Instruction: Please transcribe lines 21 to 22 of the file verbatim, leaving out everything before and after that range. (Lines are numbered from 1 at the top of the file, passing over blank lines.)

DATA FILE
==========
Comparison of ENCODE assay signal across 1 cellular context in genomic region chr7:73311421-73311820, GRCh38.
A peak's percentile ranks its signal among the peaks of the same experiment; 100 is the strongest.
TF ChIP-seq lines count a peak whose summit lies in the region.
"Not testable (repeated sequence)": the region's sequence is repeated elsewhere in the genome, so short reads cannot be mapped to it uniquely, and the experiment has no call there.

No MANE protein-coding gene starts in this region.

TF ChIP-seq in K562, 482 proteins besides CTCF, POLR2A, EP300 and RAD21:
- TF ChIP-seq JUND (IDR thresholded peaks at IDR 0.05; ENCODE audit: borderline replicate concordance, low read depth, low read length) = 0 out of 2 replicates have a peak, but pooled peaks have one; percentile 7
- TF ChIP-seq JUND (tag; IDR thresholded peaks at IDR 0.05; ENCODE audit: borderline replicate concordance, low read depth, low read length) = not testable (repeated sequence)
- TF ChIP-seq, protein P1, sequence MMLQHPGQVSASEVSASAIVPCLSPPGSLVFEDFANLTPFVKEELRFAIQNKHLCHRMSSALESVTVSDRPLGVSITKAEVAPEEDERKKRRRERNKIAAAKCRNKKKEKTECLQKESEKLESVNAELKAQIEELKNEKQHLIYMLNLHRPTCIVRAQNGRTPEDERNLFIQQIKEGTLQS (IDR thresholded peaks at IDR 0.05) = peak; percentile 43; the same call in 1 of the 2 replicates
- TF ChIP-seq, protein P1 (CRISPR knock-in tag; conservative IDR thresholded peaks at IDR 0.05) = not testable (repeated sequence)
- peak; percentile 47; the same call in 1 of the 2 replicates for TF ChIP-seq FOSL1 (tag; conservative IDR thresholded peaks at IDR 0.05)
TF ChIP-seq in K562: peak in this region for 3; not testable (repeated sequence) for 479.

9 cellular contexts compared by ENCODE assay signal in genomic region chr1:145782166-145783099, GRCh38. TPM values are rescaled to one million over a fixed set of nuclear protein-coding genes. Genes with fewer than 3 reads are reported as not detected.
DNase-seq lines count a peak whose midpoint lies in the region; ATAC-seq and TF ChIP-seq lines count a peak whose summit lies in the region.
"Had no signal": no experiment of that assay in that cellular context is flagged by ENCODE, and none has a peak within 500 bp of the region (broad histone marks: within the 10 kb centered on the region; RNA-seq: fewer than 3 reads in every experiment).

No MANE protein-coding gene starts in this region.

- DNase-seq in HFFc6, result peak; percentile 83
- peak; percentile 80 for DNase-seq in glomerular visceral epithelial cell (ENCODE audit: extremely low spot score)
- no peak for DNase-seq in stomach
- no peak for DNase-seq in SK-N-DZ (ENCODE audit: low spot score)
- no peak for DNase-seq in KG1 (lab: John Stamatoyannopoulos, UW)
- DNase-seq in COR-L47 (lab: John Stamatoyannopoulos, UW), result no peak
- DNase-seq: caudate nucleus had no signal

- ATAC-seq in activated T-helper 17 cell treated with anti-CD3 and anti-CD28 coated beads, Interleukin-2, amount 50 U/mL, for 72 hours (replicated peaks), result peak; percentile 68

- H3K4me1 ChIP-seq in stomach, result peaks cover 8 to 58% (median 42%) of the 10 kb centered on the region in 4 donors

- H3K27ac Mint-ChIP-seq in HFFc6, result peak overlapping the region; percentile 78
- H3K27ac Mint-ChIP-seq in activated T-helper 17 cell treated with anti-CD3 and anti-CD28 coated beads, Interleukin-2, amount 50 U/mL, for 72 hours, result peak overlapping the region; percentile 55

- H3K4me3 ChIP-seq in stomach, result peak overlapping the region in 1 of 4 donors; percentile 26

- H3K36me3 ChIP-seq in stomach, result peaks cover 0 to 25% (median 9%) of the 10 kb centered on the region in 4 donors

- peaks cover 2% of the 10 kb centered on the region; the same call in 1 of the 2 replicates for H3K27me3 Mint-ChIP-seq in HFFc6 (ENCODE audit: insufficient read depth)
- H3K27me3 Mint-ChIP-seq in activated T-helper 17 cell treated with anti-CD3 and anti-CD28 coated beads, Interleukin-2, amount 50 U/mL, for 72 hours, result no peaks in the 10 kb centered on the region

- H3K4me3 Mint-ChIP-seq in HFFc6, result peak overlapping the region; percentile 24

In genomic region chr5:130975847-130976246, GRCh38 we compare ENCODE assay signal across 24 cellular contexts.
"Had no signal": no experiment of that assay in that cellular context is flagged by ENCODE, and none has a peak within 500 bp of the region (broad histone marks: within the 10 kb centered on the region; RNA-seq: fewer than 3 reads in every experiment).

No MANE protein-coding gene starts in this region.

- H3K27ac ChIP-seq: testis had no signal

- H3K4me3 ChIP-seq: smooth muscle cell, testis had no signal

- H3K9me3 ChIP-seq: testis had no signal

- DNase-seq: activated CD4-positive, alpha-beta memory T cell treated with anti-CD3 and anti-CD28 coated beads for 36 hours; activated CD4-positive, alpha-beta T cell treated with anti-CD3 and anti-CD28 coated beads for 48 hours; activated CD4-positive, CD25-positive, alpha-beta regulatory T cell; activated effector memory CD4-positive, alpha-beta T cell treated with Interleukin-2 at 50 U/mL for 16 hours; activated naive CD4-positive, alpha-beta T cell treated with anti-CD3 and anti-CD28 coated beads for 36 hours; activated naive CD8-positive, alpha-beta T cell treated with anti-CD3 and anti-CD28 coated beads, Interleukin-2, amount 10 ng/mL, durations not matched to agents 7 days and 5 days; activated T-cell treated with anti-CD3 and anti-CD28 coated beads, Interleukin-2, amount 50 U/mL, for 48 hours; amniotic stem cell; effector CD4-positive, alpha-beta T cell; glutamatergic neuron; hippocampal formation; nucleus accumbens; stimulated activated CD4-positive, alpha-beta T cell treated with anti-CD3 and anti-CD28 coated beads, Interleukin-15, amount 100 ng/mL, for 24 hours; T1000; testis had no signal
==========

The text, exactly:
- no peak for DNase-seq in KG1 (lab: John Stamatoyannopoulos, UW)
- DNase-seq in COR-L47 (lab: John Stamatoyannopoulos, UW), result no peak